HSBC has the widest pay gap in the mortgage sector, according to newly published figures.
The average hourly rate paid to women in the bank is 59 per cent lower than men, and the bonus pay is 86 per cent lower than men.
This compares to an average median pay gap across the UK of 18.8 per cent.
A number of leading mortgage providers have a gender pay gap of more than 50 per cent.
The Government requires all companies with more than 250 employees to publish figures on the average salaries paid to men and women within the organization.
These figures are required to be filed by the end of the tax year.
Other companies in the mortgage sector with large gender pay gaps include Secure Trust Bank, which has a gender pay gap of 52.6 per cent, E.Surv which has a gap of 50.4 per cent, and Barclays, where women are paid on average 48 per cent less per hour than men.
Meanwhile Cumberland Building Society has a gender pay gap of 41 per cent, Shawbrook Bank has a gap of 40 per cent, Octopus Capital has a pay gap of 38 per cent, while RBS, Lloyds, Clydesdale Bank and Santander all have a pay gap of 37 per cent.
HSBC did not want to comment on the figures, but pointed to structural issues with fewer women in senior leadership roles. It says it is taking a number of steps to improve its gender balance. However it says that for 2018 its gender pay gap is expected to widen to 60 per cent.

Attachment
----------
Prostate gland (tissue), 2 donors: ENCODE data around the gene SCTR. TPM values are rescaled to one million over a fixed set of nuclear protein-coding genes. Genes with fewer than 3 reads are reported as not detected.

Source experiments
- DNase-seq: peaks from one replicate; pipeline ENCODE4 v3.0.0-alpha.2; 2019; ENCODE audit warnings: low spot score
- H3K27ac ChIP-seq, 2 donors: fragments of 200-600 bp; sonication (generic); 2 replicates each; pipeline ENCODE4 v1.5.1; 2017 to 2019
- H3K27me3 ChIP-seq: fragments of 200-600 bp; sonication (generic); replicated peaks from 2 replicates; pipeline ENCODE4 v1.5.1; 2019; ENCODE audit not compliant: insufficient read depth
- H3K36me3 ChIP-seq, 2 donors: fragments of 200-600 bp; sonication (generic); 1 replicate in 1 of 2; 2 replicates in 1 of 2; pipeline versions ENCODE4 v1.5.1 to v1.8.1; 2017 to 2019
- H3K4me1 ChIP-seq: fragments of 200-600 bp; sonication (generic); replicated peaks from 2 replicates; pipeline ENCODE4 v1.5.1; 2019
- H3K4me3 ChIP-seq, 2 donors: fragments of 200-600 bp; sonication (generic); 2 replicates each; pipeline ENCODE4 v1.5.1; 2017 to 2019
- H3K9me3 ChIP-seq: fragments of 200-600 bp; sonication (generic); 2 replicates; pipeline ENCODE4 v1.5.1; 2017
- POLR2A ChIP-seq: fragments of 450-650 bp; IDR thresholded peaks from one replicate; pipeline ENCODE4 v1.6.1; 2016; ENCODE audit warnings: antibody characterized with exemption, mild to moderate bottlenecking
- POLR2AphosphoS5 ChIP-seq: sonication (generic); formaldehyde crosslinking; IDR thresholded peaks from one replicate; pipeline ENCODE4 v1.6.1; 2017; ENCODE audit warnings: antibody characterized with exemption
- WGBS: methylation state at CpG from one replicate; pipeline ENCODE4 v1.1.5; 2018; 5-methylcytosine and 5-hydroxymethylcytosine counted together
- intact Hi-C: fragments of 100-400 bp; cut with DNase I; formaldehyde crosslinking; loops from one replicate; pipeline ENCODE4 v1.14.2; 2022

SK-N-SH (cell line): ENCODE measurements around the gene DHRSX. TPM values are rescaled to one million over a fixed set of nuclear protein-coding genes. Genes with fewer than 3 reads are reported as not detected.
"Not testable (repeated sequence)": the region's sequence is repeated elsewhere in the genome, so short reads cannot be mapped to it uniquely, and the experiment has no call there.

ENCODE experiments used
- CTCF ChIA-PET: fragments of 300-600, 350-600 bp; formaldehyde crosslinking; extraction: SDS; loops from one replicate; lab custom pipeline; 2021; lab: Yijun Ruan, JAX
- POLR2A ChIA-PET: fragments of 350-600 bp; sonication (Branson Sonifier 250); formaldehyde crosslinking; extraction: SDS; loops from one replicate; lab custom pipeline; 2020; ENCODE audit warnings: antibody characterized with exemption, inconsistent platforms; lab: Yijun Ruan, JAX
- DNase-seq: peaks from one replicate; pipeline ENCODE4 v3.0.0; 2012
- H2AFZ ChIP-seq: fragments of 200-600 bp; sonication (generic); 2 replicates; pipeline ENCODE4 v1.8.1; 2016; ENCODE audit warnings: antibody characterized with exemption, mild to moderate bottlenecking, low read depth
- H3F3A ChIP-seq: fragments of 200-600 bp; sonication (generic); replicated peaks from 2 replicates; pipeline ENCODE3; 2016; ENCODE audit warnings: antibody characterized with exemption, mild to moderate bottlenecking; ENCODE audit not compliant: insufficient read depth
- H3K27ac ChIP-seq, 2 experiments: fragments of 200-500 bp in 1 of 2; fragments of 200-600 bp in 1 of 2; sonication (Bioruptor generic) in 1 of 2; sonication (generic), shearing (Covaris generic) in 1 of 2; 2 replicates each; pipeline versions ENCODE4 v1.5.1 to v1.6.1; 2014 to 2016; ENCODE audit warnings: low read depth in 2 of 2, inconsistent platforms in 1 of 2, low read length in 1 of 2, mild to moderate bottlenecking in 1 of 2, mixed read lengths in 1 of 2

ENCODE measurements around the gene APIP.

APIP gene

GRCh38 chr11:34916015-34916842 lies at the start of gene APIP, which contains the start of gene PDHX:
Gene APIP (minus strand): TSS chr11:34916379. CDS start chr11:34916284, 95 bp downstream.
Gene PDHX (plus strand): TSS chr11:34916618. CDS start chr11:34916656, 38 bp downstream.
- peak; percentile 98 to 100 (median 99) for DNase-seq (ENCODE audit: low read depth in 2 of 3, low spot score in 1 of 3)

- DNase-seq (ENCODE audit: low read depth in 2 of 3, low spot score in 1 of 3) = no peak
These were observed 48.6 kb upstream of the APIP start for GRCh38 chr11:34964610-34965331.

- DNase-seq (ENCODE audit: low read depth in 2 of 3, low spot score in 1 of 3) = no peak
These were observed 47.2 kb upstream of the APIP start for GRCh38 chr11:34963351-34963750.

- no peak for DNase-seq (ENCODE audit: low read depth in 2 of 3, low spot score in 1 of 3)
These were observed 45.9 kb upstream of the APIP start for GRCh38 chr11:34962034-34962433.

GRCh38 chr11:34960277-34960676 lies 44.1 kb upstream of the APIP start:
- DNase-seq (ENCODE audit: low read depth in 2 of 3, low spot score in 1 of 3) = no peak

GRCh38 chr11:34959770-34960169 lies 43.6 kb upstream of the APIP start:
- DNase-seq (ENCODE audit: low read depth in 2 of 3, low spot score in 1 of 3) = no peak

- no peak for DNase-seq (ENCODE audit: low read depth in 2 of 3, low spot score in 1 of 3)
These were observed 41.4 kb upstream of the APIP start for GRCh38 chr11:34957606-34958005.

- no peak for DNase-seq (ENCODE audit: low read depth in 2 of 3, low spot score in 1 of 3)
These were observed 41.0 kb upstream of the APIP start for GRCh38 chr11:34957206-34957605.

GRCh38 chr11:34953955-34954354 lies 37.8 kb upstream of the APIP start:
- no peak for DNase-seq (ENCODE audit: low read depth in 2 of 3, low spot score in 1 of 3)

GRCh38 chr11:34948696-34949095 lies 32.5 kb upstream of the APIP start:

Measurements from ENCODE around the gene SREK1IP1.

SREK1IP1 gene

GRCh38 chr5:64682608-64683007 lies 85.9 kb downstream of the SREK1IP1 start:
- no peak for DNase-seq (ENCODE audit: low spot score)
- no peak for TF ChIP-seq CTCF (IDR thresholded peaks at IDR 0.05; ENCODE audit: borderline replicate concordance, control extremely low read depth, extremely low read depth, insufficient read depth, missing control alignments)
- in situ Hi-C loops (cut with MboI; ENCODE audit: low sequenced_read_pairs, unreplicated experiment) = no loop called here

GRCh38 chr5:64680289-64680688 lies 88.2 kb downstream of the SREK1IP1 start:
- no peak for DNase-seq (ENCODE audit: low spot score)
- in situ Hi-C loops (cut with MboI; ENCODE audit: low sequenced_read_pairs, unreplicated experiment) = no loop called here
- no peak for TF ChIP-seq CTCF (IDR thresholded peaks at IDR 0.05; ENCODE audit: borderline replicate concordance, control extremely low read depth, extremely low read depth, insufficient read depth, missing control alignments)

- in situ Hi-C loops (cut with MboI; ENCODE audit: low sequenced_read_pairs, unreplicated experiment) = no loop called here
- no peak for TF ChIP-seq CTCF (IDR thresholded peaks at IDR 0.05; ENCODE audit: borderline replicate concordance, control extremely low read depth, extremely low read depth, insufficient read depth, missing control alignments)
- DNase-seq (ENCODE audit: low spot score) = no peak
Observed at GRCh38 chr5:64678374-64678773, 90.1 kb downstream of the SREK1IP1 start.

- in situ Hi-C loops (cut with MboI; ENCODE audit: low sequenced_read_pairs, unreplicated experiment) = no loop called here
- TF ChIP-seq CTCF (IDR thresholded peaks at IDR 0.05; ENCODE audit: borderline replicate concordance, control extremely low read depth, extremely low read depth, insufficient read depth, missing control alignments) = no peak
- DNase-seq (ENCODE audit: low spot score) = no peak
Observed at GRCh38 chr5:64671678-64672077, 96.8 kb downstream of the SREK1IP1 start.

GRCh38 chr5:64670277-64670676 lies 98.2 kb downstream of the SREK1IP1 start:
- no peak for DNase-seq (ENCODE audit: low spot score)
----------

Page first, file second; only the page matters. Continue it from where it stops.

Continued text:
A spokesman for Secure Trust Bank says: “This position is common within our industry but exacerbated in our case by the size of our overall workforce when compared to larger firms, and the fact that we have diversified into new markets which currently have a relatively small, predominantly male talent pool.
“We recognise the benefits of having more women in senior roles. It is an area we have been focused on for some time and where we are making encouraging progress.”
Secure Trust Bank says that in the past 18 months it has appointed two female non-executive directors and promoted from within to key positions such as head of change and director of operations and service solutions.
Not one of the mortgage companies who have reported these figures have a gender pay gap below the national average.
Some of the lowest gender pay gaps in the sector include Metro Bank, with a pay gap of 22.4 per cent Bank of Ireland, with a pay gap of 24.6 per cent, and Skipton Building Society with a pay gap of 29.2 per cent.